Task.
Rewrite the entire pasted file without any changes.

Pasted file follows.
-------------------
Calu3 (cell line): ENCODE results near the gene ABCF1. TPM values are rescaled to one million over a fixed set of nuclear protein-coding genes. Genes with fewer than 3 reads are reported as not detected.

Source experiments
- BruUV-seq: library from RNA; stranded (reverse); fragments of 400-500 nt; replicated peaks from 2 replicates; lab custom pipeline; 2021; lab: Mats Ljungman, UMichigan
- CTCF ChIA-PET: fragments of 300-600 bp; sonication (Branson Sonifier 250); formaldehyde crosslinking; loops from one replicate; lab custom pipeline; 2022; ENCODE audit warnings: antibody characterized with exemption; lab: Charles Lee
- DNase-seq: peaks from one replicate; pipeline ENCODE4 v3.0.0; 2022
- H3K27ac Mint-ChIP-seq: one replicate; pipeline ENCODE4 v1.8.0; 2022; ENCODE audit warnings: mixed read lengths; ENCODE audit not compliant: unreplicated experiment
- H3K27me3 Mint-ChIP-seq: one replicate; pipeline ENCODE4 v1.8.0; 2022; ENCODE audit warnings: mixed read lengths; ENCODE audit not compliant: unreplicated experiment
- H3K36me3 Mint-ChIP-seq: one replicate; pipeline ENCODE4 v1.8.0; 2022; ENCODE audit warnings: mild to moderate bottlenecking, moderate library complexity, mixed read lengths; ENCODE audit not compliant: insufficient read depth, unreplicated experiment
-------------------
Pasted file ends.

Calu3 (cell line): ENCODE results near the gene ABCF1. TPM values are rescaled to one million over a fixed set of nuclear protein-coding genes. Genes with fewer than 3 reads are reported as not detected.

Source experiments
- BruUV-seq: library from RNA; stranded (reverse); fragments of 400-500 nt; replicated peaks from 2 replicates; lab custom pipeline; 2021; lab: Mats Ljungman, UMichigan
- CTCF ChIA-PET: fragments of 300-600 bp; sonication (Branson Sonifier 250); formaldehyde crosslinking; loops from one replicate; lab custom pipeline; 2022; ENCODE audit warnings: antibody characterized with exemption; lab: Charles Lee
- DNase-seq: peaks from one replicate; pipeline ENCODE4 v3.0.0; 2022
- H3K27ac Mint-ChIP-seq: one replicate; pipeline ENCODE4 v1.8.0; 2022; ENCODE audit warnings: mixed read lengths; ENCODE audit not compliant: unreplicated experiment
- H3K27me3 Mint-ChIP-seq: one replicate; pipeline ENCODE4 v1.8.0; 2022; ENCODE audit warnings: mixed read lengths; ENCODE audit not compliant: unreplicated experiment
- H3K36me3 Mint-ChIP-seq: one replicate; pipeline ENCODE4 v1.8.0; 2022; ENCODE audit warnings: mild to moderate bottlenecking, moderate library complexity, mixed read lengths; ENCODE audit not compliant: insufficient read depth, unreplicated experiment